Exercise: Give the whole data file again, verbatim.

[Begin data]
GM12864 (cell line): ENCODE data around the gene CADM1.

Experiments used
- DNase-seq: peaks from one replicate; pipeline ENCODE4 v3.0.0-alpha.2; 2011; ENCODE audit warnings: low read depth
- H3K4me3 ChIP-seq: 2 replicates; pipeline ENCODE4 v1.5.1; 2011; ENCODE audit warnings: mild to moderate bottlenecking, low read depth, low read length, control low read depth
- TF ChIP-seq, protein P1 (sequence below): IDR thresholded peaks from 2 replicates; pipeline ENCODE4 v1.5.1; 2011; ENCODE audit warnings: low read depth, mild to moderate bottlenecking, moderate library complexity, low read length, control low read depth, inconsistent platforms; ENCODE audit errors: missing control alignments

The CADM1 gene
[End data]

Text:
GM12864 (cell line): ENCODE data around the gene CADM1.

Experiments used
- DNase-seq: peaks from one replicate; pipeline ENCODE4 v3.0.0-alpha.2; 2011; ENCODE audit warnings: low read depth
- H3K4me3 ChIP-seq: 2 replicates; pipeline ENCODE4 v1.5.1; 2011; ENCODE audit warnings: mild to moderate bottlenecking, low read depth, low read length, control low read depth
- TF ChIP-seq, protein P1 (sequence below): IDR thresholded peaks from 2 replicates; pipeline ENCODE4 v1.5.1; 2011; ENCODE audit warnings: low read depth, mild to moderate bottlenecking, moderate library complexity, low read length, control low read depth, inconsistent platforms; ENCODE audit errors: missing control alignments

The CADM1 gene